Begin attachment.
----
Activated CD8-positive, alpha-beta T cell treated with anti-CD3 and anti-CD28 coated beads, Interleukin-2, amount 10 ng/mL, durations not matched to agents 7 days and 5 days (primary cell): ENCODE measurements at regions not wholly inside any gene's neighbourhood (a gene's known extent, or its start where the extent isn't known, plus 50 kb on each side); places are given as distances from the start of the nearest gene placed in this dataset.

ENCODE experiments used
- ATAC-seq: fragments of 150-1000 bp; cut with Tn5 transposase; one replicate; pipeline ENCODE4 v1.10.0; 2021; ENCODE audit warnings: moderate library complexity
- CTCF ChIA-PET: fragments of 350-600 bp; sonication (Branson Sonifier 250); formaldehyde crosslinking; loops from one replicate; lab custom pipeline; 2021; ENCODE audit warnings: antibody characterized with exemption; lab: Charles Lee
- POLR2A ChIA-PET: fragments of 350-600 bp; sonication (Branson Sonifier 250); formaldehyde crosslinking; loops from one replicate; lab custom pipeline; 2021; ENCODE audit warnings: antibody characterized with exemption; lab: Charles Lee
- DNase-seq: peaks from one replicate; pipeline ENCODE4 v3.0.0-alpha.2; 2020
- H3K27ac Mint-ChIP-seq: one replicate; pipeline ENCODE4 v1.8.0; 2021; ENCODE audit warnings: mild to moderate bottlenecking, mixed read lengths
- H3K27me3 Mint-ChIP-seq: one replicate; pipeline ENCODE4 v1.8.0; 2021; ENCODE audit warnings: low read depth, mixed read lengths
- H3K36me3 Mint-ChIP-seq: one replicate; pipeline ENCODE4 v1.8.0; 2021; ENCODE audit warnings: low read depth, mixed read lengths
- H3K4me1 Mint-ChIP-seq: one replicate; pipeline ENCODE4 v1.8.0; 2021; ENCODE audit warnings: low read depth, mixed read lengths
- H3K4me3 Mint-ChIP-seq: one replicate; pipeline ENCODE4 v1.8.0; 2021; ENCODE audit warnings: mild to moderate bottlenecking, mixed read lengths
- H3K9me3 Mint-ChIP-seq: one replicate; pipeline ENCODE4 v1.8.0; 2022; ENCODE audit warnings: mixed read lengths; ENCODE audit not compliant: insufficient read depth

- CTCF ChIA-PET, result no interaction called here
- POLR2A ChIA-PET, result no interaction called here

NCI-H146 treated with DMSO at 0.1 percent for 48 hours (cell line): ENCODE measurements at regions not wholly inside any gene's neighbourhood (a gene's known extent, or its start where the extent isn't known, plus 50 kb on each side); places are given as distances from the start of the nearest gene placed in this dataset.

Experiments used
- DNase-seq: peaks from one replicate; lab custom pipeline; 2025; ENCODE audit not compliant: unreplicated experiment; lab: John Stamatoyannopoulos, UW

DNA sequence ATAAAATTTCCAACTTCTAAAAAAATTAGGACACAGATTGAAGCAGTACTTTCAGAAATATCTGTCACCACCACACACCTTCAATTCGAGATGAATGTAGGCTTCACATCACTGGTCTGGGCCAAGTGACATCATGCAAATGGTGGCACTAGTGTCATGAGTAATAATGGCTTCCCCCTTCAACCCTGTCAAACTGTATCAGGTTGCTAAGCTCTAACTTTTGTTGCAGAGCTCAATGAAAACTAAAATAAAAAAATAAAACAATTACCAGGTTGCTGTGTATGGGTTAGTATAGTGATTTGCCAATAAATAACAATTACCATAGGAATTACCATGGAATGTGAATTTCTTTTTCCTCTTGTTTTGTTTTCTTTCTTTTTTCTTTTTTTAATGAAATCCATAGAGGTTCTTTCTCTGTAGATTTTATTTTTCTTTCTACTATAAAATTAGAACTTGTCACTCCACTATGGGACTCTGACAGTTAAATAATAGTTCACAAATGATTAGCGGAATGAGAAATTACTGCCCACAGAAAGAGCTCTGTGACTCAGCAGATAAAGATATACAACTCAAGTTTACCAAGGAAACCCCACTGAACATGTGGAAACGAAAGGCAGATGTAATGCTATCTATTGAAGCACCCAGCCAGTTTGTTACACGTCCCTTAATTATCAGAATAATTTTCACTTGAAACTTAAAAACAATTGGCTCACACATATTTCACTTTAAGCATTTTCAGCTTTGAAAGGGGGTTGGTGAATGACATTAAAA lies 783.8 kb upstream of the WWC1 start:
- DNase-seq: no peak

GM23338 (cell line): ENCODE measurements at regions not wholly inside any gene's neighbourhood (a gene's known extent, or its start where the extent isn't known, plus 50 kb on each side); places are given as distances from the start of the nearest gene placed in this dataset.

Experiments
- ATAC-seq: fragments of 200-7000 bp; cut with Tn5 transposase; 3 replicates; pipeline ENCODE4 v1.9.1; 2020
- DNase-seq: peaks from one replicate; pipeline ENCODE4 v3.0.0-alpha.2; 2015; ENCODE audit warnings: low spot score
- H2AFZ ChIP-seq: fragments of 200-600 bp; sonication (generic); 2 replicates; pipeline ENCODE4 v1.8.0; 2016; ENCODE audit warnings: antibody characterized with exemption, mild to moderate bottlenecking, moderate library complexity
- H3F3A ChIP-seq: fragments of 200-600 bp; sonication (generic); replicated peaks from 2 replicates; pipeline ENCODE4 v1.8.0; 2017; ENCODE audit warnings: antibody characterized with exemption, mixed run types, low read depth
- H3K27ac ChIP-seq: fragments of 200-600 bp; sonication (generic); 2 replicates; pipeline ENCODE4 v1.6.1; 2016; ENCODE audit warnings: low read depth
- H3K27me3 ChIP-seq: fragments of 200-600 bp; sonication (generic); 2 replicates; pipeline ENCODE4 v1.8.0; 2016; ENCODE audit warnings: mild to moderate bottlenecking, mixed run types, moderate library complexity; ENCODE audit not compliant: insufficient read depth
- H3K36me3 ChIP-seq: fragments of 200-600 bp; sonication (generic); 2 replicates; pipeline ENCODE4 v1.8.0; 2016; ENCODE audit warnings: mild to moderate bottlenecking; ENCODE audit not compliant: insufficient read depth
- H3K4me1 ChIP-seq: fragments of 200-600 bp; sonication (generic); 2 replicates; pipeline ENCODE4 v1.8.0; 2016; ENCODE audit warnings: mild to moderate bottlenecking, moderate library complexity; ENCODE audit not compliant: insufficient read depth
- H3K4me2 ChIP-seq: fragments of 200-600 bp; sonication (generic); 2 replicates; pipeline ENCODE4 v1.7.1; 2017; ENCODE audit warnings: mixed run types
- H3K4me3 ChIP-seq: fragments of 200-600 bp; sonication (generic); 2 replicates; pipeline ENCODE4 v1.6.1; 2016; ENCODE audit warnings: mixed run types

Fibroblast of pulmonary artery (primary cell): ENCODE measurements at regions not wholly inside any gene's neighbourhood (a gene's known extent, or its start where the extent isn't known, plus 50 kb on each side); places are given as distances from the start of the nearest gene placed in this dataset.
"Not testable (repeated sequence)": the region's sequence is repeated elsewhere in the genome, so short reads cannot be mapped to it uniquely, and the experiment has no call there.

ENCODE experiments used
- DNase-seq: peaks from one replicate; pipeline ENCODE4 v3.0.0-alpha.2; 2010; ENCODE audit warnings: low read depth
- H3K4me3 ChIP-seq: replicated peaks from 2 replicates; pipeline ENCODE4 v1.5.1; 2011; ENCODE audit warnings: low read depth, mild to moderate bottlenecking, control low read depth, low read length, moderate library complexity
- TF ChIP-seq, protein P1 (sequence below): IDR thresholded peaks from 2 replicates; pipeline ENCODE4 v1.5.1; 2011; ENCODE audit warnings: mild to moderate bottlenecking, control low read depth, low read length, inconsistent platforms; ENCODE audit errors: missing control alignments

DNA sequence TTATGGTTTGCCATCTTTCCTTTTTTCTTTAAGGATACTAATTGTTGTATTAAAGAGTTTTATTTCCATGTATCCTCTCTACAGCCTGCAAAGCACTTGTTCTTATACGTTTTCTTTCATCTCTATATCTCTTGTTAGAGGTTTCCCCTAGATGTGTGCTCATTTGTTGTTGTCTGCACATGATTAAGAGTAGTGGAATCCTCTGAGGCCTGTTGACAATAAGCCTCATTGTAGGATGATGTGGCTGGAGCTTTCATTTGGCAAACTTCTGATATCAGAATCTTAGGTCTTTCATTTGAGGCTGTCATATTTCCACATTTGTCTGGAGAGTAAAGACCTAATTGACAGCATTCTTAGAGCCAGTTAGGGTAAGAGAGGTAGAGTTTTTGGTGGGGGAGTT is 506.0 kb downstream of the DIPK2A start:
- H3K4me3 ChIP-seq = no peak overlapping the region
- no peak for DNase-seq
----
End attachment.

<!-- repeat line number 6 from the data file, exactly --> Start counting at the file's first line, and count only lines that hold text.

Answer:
- DNase-seq: peaks from one replicate; pipeline ENCODE4 v3.0.0-alpha.2; 2020